Monday, June 30, 2014

Appealing a Social Security Disability Case to Federal Court

Two weeks ago, I wrote about the process of appealing a case that had been denied by an administrative law judge to the Appeals Council.  This week I will describe the process of appealing the case, one step further, to Federal District Court.  
If a case is denied by the Appeals Council, you have the right to ask that the Federal Court review your case.  You have 60 days from the date of the Appeals Council decision to file your complaint in Federal Court.  Following Court rules can be quite complicated and, for this reason, it is advisable that you  hire a competent Social Security Disability Lawyer to represent you.  A disability lawyer will not charge you any up front legal fees and will only get paid only if he or she is able to win benefits for you.  A Social Security Lawyer will get paid out of your past due benefits and/or through fees awarded under the Equal Access to Justice Act (EAJA).  EAJA is a Federal Law that allows lawyers to petition the Court to order the Federal Government to pay attorney's fees.
An action in Federal Court is commenced by the filing of a complaint.  A complaint is a brief statement of the case that sets forth the basis for your case.  If you do not have enough funds to pay court fees, you or your lawyer can ask the judge to waive these costs in your case by filing a "Motion to Proceed in Forma Pauperis", which is a Latin legal term that literally means "in the form of a pauper", referring to poor plaintiff who is allowed to file a case for free.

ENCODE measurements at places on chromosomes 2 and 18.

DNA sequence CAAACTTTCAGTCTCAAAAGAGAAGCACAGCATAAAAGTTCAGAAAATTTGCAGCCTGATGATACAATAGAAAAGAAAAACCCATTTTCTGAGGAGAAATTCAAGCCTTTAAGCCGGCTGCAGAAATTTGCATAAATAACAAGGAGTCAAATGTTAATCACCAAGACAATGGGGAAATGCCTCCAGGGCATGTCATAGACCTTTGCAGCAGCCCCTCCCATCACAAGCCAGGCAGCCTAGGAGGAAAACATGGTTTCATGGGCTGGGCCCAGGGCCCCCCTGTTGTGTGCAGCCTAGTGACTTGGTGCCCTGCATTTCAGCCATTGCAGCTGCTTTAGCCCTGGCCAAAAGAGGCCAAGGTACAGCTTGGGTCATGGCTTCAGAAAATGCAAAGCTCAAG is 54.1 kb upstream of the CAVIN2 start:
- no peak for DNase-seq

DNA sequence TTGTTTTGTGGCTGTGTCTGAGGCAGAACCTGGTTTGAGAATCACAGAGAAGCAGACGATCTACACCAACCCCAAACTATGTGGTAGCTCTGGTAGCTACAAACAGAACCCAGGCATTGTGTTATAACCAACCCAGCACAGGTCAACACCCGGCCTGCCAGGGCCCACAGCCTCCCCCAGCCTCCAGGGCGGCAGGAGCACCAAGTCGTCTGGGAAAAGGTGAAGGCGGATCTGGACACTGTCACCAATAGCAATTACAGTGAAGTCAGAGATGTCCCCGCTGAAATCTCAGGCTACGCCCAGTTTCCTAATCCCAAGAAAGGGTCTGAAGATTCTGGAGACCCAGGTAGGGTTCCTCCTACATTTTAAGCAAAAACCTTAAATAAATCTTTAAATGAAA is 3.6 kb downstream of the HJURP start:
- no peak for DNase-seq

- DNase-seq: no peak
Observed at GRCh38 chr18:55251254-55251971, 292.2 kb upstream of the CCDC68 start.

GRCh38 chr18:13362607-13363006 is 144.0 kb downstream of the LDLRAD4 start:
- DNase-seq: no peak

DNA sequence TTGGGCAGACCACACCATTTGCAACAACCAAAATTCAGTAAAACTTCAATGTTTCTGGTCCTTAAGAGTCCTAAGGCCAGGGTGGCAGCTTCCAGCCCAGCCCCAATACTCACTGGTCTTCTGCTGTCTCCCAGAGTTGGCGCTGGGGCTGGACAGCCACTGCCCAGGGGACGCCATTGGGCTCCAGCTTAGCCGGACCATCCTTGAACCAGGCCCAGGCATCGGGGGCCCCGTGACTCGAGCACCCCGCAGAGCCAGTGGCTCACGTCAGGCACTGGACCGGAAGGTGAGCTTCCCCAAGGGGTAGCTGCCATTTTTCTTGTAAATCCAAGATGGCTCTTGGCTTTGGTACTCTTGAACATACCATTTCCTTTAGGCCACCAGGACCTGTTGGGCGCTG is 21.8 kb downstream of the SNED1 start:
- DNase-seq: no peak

Under Federal Law the case must be filed against the person who happens to be the Commissioner of Social Security.  You cannot sue the Social Security Administration or the U.S. Government.  You must also serve the Commissioner at the designated Office of the Regional Counsel for the state where you live.  In Connecticut and Massachusetts this office is the Region I office in Boston. 
Once your case is submitted before the Federal Court, your lawyer will file a brief explaining your position to the Court.  No new evidence may me added to your case beyond the evidence presented before the Administrative law Judge.  When the judge decides your case he or she may do any of the following: affirm the ALJ's decision, remand the case back to the ALJ for further proceedings or reverse the ALJ's decision and award your benefits.